Mr. Dave is familiar with what he considers my extreme stubbornness about giving up on beloved stuff that no longer works.  As a guy, Mr. Dave’s  method of dealing with anything broken is to either fix it or toss it out and get a replacement.  Problem solved, move on.  I am different.  I get attached.  My stuff is precious to me.  That phone has been a useful tool.  Dependable. Reliable. Easy to use.  A friend.

“No, no, no it isn’t permanently broken,” I argued.  “It just doesn’t work.  It needs help.  It needs to go to the phone shop at the mall and have the kid at the counter, who looks like he’s sixteen at best, fix it.  Replace the battery, get it resuscitated!  I cannot deal with welcoming a new cell phone into my existence!  I won’t do it!  I want my old phone that I know how to use fixed!”

My phone accompanied Mr. Dave to the mall to be examined by experts and repaired.  Mr. Dave returned home bearing good news and not so good news.

“I upgraded my phone!” announced Mr. Dave using his happy guy voice.

That was the good news.

Next, came the bad news.

“I switched your old phone number to my old phone,” he said using his aren’t you glad you married a problem solver voice.  “You will love my old Apple.  It does everything.”

He handed his old phone to me, minus the carrying case.  His new phone fit his old carrying case. I was now the owner of a naked plastic thing that looked anorexic compared to my chubby, reliable old phone.

“This phone was made by Satan’s minions, I grumbled, using my ungrateful wife voice. “It has too many buttons, its highly complicated, and slippery. I require simple.”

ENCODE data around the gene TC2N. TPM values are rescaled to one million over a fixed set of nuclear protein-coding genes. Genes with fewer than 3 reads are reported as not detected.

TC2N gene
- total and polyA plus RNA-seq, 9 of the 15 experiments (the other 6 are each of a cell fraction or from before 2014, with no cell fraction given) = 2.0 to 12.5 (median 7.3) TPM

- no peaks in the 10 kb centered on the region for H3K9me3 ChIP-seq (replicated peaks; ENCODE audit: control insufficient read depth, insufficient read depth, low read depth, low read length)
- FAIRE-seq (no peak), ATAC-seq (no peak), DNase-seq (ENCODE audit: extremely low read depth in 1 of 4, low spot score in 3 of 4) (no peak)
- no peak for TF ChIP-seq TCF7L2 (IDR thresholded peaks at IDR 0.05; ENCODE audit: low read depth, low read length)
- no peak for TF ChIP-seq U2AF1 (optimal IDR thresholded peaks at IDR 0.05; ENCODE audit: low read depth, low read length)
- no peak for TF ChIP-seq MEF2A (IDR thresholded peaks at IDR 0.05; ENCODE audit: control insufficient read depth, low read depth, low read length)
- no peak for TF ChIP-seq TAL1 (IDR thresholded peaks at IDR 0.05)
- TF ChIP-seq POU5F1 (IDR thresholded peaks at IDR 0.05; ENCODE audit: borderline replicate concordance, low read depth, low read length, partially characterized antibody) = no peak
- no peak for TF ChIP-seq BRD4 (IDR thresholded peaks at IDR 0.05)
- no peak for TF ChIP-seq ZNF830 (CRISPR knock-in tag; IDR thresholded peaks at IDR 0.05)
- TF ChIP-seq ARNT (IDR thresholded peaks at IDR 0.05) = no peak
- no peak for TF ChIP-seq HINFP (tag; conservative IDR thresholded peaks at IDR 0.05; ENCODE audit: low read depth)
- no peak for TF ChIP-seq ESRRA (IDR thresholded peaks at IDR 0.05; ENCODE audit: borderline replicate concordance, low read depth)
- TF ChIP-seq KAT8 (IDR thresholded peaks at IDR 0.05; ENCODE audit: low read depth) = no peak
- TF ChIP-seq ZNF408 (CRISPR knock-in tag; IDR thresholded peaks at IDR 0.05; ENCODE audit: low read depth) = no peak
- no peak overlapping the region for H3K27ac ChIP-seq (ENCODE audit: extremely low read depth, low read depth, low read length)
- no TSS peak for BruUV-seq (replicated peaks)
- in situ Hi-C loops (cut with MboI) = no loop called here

“I got a good deal.  New phone didn’t cost a dime, just upgraded our plan,”  Mr. Dave proudly replied.

“Damn,” I muttered.

Mr. Dave had played the no out-of-pocket-cost card.  A crafty move.  An excellent excuse to force me into accepting the Apple as my new cell phone or appearing ungrateful for his husbandly thoughtfulness towards not decimating our tight budget.

So, peoples, I now possess what I am christening Super Phone.  It is an ultra-complicated social media management device and is, as well, a phone.  I can do amazing stuff with this phone.  I can look up the time and weather in any city of the world.  I can play cool games. I can take photos of the cat.  I can net surf and read email.  I can message Mr. Dave any time of the night or day.  I can do a zillion other time consuming things if I can recall correctly how to unlock the device and get to the icons.

Mr. Dave spent much time patiently showing me all the bells and whistles of Super Phone.  He was extremely forgiving during those frustrated moments on my end, and there were many, when I couldn’t do something on Super Phone that I had always been able to do easily on my old phone.

As I end this little rant of mine, it occurs to me that the only thing Mr. Dave forgot to show me how to do was access the phone part.  I was so busy playing games and checking out Facebook and writing this blog that I forgot to remind him to show me how to make a phone call on this thing.

No biggie.  I will eventually figure it out.


About Rennie

Welcome to my blog. My name is Rennie. I am 66 years old, retired, and married to a truck loving guy named Dave. We live in the beautiful Pacific Northwest within the state of Oregon, USA. We are a household of two humans and one senior citizen kitty. I named my blog after two things I love to do. MuddiWorks is what I call my studio (a.k.a. extra room in our house where I keep all my art stuff). Kitchen Spurts is the term I came up with to describe my forays into the kitchen to cook. I am presently involved in the exploration of what it's like to be a financially insecure retired person. My blogs will be about things that interest me, amuse me, or irk me. My blog is my vent place.